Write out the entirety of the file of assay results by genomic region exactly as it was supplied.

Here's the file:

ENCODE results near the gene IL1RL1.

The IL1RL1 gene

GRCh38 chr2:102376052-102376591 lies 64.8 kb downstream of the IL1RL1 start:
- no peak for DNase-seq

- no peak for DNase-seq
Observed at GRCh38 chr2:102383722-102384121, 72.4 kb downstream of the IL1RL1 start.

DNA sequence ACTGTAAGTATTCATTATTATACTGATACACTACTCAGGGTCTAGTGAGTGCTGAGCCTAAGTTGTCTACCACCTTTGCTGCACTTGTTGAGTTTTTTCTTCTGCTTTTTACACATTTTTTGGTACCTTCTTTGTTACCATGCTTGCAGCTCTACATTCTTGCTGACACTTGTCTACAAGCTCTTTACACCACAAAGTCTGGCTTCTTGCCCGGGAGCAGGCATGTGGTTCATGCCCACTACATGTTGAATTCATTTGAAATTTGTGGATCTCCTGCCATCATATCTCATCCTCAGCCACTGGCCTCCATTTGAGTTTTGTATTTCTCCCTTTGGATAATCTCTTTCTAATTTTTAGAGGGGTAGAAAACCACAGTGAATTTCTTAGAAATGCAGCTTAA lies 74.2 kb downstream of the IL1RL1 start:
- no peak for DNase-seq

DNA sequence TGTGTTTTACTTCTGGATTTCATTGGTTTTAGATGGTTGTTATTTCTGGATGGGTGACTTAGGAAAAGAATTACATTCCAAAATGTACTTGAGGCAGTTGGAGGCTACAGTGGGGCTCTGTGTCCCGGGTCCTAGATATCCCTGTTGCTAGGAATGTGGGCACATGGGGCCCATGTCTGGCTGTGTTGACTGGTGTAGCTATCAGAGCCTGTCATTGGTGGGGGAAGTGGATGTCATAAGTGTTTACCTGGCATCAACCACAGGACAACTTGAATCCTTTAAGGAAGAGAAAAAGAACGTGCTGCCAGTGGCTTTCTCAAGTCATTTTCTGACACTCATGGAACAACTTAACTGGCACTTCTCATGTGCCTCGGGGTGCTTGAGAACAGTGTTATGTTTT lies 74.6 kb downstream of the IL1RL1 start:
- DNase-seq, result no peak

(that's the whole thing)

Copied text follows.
ENCODE results near the gene IL1RL1.

The IL1RL1 gene

GRCh38 chr2:102376052-102376591 lies 64.8 kb downstream of the IL1RL1 start:
- no peak for DNase-seq

- no peak for DNase-seq
Observed at GRCh38 chr2:102383722-102384121, 72.4 kb downstream of the IL1RL1 start.

DNA sequence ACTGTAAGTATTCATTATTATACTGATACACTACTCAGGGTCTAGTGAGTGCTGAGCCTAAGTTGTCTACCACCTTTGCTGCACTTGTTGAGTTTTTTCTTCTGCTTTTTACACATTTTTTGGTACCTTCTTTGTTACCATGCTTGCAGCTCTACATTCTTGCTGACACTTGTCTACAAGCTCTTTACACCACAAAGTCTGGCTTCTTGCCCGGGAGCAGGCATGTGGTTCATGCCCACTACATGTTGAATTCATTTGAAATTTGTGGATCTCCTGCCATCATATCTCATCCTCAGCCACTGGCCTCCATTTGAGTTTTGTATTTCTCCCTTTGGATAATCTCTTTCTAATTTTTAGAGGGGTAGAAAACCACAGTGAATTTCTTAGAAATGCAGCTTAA lies 74.2 kb downstream of the IL1RL1 start:
- no peak for DNase-seq

DNA sequence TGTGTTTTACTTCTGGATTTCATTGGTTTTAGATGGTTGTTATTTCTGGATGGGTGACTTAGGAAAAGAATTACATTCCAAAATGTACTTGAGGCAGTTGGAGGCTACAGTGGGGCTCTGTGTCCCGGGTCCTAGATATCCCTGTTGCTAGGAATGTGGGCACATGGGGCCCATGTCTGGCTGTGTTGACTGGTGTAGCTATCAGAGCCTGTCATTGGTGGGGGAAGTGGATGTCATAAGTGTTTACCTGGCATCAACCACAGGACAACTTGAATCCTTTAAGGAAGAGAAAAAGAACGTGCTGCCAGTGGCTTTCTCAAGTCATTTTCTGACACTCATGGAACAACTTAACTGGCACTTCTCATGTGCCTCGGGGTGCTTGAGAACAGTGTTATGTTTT lies 74.6 kb downstream of the IL1RL1 start:
- DNase-seq, result no peak